Forestry and Environmental Studies Lecture Series to Focus on Marine Protected Areas
Prominent scientists and conservationists from around the world will address critical biological, ecological, social and economic issues pertaining to marine protected areas as part of the second Curtis and Edith Munson Distinguished Lecture Series.
The series, “Marine Protected Areas: Translating Science into Practice,” is sponsored by the Center for Coastal and Watershed Systems of the Yale School of Forestry & Environmental Studies. The series is free and open to the public and all lectures will take place at 5 p.m. in Sage Hall.
James Bohnsack, a research fishery biologist and an adjunct professor at the Rosenstiel School of Marine and Atmospheric Science at the University of Miami, will discuss “Marine Reserves, Ecosystem Management, and Aldo Leopold’s Biotic Ethic” on September 19. Bohnsack is the team leader for ecosystems and biodiversity investigations in the Protected Resources Branch at the Southeast Fisheries Science Center in Miami.
Richard Pollnac, professor of anthropology and marine affairs at the University of Rhode Island, will discuss “Success and Failures of Community-Based Marine Protected Areas in the Visayas, Philippines” on September 26. Pollnac has conducted research among coastal peoples throughout the world.
Peter Auster, science director for the National Undersea Research Center at the University of Connecticut, will discuss “Sustainable Fisheries and Conservation of Biodiversity” on October 3. Auster has participated as scientist or chief-scientist on 36 major research cruises and several day trips in the northwest Atlantic, Gulf of Alaska, Bering Sea, Caribbean Sea, South China Sea and equatorial Pacific.
Tundi Agardy, an internationally renowned expert on marine conservation, will discuss “Marine Protected Areas: Conservation and Conflict Resolution” on October 10. Agardy has focused her work on coastal conservation and sustainable resource use in developing countries in Africa, Asia and Latin America. She was recently selected to serve on a federal advisory board for ocean policy.
Steven Gaines, director of the Marine Science Institute at the University of California at Santa Barbara, will discuss “Current Oversights in the Design of Marine Reserves” on October 17. He has studied the biogeographic boundary provided by Point Conception, where north and south currents collide, creating a boundary that separates northern and southern marine species.
Elliot Norse, president of the Marine Conservation Biology Institute in Redmond, Washington, will speak October 24 about “Fishing with Bulldozers Or Where Have All the Cod Gone?” A marine and forest conservation biologist, Norse began working in conservation in 1978, holding positions at the U.S. Environmental Protection Agency, President’s Council on Environmental Quality, Ecological Society of America, the Wilderness Society and the Center for Marine Conservation before founding the non-profit Marine Conservation Biology Institute in 1996.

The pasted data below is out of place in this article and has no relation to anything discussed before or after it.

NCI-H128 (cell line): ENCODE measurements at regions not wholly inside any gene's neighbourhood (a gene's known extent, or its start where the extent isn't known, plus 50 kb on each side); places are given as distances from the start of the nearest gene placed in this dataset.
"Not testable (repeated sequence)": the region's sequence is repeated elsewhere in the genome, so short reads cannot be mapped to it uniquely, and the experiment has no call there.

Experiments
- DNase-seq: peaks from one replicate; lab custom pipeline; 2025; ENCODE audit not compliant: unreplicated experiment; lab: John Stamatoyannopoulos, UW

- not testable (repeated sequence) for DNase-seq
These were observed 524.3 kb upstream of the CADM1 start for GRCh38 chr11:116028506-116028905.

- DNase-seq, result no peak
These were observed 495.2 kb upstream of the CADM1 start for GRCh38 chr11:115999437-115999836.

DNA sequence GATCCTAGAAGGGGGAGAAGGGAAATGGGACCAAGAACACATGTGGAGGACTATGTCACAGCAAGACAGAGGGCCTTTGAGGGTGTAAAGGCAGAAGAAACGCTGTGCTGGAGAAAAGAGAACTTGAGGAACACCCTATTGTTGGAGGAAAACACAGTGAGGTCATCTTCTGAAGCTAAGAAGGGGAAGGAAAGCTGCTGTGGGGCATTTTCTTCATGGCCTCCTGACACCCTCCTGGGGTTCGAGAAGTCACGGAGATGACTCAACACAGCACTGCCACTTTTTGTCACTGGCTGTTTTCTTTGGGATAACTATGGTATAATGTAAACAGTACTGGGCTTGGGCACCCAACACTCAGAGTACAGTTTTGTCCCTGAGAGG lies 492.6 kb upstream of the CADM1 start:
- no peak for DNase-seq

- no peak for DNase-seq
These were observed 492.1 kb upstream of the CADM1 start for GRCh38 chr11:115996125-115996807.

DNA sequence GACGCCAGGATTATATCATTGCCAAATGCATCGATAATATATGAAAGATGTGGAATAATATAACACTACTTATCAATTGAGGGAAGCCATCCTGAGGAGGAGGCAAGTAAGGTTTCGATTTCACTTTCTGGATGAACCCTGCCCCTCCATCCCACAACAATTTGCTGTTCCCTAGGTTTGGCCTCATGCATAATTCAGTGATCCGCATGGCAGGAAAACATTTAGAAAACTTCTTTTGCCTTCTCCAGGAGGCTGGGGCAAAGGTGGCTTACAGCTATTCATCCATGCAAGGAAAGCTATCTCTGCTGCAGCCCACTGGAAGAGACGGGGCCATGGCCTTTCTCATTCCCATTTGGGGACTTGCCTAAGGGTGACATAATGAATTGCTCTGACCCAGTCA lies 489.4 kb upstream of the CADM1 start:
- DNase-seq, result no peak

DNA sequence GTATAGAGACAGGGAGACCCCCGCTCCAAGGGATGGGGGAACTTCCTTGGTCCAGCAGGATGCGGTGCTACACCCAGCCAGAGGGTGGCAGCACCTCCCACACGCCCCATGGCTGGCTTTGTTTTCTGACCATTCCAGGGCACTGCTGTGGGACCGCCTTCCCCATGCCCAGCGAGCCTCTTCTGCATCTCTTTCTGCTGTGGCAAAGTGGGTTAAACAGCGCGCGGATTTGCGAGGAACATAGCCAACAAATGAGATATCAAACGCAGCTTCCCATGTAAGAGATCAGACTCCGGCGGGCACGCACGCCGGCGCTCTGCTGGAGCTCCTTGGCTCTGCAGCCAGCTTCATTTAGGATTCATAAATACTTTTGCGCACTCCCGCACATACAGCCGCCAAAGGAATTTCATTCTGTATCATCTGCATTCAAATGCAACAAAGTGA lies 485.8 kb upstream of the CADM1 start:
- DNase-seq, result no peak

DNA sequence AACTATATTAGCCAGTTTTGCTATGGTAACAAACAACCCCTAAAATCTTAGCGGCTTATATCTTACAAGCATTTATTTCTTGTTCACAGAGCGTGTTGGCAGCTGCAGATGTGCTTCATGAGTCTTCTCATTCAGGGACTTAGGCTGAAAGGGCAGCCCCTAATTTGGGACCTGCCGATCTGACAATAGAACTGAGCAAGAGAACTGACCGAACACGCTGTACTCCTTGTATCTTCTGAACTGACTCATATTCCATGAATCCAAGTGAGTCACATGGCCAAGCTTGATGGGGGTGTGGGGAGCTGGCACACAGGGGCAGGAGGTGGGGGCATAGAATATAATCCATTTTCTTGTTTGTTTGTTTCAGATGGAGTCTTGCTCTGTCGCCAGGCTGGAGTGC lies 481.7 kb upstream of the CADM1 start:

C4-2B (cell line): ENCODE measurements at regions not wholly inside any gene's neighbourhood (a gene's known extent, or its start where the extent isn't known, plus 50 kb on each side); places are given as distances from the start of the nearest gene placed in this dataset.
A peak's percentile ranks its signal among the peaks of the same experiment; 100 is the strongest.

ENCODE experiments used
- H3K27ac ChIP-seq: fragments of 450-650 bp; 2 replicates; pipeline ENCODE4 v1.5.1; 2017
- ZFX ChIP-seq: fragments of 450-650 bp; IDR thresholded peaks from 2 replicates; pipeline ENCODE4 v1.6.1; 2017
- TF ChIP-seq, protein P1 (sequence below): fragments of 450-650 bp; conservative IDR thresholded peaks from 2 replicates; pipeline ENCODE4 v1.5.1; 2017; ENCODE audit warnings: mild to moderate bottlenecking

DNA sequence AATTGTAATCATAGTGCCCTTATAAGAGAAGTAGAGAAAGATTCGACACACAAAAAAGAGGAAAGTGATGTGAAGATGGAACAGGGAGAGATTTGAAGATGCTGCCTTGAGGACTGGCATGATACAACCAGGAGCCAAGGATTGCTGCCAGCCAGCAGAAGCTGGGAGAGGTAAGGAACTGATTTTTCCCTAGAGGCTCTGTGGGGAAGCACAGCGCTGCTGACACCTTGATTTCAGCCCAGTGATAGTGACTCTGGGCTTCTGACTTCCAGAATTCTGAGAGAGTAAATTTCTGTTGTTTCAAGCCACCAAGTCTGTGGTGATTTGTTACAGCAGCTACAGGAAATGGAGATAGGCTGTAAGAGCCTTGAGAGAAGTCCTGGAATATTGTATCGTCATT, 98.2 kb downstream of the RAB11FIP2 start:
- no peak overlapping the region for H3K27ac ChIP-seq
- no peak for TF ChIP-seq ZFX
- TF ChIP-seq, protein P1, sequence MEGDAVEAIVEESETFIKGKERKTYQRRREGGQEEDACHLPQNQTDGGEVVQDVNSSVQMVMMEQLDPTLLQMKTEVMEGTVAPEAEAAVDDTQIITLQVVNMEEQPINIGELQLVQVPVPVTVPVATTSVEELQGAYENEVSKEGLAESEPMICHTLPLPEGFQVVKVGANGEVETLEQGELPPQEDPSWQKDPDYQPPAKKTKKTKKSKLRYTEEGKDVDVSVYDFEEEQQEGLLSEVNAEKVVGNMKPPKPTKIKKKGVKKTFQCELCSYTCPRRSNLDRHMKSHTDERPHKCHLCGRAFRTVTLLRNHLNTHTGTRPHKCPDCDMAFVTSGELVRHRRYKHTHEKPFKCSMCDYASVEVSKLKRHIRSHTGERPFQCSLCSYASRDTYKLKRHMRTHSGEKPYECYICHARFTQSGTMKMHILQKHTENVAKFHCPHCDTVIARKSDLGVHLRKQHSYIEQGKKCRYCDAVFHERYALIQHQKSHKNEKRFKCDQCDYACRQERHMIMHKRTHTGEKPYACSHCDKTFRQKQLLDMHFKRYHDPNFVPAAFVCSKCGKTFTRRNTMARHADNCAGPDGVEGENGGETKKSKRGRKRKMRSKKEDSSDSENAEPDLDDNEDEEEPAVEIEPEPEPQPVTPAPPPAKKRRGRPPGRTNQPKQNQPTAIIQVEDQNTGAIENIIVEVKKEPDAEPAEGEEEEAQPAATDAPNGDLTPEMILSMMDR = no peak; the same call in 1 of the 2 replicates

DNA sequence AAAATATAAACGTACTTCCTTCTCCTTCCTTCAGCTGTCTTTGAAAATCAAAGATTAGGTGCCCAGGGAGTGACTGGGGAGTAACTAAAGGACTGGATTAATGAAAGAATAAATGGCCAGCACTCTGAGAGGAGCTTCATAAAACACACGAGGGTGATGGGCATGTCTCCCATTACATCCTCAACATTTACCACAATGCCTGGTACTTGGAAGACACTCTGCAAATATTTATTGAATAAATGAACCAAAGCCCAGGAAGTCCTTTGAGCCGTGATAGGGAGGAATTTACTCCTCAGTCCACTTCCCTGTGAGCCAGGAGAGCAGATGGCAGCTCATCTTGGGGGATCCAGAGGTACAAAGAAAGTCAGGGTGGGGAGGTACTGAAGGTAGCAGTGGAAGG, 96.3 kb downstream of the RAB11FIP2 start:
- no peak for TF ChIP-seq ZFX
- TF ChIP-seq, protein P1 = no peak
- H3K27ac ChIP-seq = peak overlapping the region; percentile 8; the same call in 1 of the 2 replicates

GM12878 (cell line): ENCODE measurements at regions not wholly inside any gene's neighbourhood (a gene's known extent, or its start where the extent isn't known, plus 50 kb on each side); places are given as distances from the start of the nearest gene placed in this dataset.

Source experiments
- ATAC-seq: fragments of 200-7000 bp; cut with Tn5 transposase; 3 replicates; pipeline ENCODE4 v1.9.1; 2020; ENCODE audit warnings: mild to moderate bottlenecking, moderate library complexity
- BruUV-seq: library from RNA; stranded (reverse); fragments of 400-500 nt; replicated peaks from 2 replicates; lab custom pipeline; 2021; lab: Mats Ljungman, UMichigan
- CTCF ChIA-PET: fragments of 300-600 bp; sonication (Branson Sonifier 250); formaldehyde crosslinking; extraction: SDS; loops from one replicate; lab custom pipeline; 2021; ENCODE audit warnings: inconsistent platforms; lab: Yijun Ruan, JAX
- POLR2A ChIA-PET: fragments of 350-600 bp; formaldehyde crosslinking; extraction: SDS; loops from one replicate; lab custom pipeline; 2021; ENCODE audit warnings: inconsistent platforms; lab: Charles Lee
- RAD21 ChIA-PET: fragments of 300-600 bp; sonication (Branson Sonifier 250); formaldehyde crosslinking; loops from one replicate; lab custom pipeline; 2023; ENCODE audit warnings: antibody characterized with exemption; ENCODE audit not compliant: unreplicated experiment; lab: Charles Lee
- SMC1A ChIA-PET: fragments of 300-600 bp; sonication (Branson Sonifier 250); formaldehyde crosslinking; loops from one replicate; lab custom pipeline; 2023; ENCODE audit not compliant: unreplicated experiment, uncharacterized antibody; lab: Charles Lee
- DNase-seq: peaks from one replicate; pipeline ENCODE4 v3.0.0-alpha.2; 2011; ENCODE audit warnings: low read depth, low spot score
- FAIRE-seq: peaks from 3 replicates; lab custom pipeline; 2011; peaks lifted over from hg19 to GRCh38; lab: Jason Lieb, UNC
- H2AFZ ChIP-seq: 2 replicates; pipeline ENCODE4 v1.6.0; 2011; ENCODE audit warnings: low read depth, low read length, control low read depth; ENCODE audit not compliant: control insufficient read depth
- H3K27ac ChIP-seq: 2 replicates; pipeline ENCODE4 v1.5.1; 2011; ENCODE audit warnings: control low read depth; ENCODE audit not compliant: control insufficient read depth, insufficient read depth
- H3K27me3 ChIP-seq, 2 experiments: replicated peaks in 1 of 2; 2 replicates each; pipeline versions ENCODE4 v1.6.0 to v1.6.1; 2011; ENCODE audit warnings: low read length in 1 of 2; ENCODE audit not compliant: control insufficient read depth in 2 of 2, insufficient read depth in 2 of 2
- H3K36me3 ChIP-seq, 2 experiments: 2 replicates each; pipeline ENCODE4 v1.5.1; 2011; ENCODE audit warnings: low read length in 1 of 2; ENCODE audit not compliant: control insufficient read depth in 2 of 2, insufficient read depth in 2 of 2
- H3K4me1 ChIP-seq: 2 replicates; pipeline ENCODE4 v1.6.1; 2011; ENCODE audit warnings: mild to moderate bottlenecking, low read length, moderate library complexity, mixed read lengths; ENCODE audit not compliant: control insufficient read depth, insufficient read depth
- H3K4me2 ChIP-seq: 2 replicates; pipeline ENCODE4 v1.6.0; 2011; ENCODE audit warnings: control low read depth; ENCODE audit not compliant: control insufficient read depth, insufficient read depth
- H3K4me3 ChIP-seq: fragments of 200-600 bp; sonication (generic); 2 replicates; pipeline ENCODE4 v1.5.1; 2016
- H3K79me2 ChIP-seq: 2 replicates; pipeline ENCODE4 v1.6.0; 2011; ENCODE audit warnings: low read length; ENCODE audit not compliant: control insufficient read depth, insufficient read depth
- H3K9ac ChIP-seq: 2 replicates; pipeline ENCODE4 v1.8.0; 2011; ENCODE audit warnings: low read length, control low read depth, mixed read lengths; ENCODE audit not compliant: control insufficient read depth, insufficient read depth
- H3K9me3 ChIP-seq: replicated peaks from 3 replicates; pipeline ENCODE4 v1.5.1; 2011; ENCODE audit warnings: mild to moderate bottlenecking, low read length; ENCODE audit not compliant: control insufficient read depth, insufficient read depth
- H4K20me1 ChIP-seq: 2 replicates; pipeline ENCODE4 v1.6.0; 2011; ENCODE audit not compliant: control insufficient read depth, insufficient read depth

Roger Griffis, policy advisor for the National Oceanic and Atmospheric Administration, U.S. Department of Commerce, will discuss “Building a Nationwide Network of MPAs: Challenges and Opportunities” on October 31. Since 1994, he has worked in the NOAA’s Office of Policy and Strategy Planning, providing science and policy advice on coastal issues and long-term priorities and plans for the agency. His work has also included leading the development of inter-agency efforts and policies on coral reefs, ecosystem management, marine protected areas and national ocean policies.
Deborah McArdle, marine advisor for the University of California Sea Grant Cooperative Extension, will discuss “Top Down vs. Bottom Up Approaches to MPA Design and Implementation” on November 7. McArdle created the most influential Marine Protected Area inventory in the U.S. Her 1997 report, “California Marine Protected Areas,” published by the California Sea Grant College System, demonstrated the complex and fragmented nature of the state’s MPA system. The report provided a basis for legislative efforts to make the system more coherent, culminating in the passage of the Marine Life Protection Act by the California Legislature in 1999. This law requires, among other measures, the recommendation of a master plan to steer the design of existing and future MPAs.
Matthew Cahn, professor of political science at California State, Northridge, will discuss “Linking Science to Decision-Making” on November 14. He will talk about tensions between science and policy making, focusing on case studies that examine collaborative decision making models that may overcome traditional barriers. His research interests include environmental policy, regulation and rulemaking, collaborative policy processes and marine conservation issues.
Greg Stone, director of conservation for the New England Aquarium, will discuss “Conservation from the Antarctic to the Equator” on November 28. In his talk, he will describe two National Geographic Society expeditions to the largest iceberg in history, named B-15, and to a coral reef in the remote Phoenix Islands in the South Pacific; both have implications for global warming and conservation. His pioneering research on marine mammals in the Antarctic, Atlantic and Pacific oceans and his marine policy work are detailed in his more than 50 publications.
Callum Roberts, senior lecturer in the Environment Department at the University of York, will conclude the series with a discussion on “Protecting Migratory Species” on December 5. Roberts has studied marine reserves since 1990 and was most recently the Hardy Visiting Professor of Conservation Biology at Harvard University. Last year, he was awarded a Pew Fellowship in Marine Conservation.